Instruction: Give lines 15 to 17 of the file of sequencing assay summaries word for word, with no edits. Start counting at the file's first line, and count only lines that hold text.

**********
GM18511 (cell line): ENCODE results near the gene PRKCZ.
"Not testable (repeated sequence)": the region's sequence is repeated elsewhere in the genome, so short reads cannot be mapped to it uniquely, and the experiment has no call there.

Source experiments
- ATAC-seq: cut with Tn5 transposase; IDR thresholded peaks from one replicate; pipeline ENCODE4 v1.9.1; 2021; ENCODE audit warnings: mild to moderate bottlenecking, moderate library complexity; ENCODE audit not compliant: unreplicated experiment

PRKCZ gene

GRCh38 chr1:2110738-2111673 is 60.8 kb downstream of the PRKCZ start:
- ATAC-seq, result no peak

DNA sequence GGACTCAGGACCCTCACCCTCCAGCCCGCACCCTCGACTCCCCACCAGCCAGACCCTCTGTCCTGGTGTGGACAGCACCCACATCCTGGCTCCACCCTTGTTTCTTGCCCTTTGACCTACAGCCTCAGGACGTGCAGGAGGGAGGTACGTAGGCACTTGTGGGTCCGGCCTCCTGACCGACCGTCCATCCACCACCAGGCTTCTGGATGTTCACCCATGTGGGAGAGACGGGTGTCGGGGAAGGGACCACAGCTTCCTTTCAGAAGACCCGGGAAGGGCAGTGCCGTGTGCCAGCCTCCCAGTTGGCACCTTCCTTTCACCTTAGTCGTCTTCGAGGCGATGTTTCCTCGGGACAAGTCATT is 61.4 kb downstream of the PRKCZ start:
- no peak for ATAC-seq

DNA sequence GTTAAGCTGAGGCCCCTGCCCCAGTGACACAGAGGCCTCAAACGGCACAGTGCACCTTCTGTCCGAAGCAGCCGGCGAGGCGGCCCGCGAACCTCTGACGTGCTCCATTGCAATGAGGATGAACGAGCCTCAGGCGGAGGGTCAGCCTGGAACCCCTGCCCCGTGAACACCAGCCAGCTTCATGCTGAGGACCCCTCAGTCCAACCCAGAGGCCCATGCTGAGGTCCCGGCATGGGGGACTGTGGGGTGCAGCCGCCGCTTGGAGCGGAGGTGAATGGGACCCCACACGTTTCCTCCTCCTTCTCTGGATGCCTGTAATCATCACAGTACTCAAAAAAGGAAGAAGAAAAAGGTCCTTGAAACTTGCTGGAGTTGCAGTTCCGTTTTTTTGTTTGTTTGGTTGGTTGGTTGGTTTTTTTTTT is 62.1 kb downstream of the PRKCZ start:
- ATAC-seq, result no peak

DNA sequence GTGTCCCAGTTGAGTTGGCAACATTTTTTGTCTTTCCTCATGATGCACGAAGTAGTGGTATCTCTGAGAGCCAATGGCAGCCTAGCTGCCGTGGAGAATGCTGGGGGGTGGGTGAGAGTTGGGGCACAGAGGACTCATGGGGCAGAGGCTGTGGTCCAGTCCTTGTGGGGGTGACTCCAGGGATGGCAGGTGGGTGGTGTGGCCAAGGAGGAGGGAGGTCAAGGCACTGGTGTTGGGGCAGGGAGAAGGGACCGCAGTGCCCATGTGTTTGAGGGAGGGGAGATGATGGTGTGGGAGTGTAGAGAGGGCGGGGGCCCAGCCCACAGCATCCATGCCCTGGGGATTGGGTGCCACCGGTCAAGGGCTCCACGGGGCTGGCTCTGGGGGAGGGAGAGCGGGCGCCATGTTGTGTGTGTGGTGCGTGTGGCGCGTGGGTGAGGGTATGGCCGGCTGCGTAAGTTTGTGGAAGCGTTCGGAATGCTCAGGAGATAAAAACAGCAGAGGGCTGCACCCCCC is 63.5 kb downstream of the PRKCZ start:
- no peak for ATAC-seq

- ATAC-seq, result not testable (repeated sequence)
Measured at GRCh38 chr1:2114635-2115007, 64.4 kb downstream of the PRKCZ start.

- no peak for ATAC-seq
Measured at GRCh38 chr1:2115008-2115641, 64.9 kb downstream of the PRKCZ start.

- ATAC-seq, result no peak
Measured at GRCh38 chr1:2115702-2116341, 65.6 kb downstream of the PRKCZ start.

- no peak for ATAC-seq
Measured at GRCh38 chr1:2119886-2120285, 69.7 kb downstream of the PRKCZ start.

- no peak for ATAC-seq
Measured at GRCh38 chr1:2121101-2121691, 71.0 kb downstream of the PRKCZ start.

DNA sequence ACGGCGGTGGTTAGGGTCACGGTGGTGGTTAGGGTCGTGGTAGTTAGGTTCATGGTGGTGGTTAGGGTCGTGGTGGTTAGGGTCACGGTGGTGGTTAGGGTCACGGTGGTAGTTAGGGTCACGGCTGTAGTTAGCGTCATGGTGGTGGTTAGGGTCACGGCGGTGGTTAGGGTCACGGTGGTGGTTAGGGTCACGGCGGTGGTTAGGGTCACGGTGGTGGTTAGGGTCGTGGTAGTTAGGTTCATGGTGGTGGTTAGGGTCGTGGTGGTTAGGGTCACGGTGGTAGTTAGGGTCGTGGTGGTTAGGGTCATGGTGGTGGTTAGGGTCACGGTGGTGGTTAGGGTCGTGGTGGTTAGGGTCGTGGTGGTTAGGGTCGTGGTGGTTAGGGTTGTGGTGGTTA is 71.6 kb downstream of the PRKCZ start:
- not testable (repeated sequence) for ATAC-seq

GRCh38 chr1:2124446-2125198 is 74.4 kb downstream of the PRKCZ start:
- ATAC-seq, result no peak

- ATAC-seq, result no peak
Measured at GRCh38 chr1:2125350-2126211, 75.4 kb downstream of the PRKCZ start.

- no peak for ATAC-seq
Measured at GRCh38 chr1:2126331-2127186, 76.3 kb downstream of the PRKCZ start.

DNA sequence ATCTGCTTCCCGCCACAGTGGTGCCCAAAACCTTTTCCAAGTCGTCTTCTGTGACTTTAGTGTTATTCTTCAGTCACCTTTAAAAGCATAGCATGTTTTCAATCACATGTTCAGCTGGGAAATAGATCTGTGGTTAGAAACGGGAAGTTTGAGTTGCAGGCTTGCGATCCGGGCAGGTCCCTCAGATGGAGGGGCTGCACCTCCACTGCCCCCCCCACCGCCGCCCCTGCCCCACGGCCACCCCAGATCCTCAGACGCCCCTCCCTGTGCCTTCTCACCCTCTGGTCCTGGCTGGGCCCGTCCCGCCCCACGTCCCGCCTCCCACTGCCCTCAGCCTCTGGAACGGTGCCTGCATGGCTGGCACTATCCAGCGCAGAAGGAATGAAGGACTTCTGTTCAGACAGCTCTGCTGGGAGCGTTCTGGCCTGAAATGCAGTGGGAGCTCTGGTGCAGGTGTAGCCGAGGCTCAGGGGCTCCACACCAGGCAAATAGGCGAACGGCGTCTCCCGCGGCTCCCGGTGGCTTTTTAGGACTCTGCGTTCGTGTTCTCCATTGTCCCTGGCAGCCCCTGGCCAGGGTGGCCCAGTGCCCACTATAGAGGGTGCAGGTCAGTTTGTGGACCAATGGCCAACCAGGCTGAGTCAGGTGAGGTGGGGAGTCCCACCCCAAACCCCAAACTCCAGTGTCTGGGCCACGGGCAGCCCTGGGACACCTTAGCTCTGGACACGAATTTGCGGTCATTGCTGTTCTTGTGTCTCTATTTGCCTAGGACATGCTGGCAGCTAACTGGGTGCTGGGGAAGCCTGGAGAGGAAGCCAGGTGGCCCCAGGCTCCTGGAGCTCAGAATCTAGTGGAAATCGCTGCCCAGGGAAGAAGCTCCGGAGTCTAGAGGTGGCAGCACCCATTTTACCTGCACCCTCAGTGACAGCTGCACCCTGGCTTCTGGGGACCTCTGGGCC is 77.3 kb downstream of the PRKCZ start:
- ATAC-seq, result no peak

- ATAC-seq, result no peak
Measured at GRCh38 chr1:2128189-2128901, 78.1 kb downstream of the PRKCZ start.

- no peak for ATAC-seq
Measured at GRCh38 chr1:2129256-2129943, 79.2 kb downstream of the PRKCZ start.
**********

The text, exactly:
Measured at GRCh38 chr1:2114635-2115007, 64.4 kb downstream of the PRKCZ start.

- no peak for ATAC-seq
Measured at GRCh38 chr1:2115008-2115641, 64.9 kb downstream of the PRKCZ start.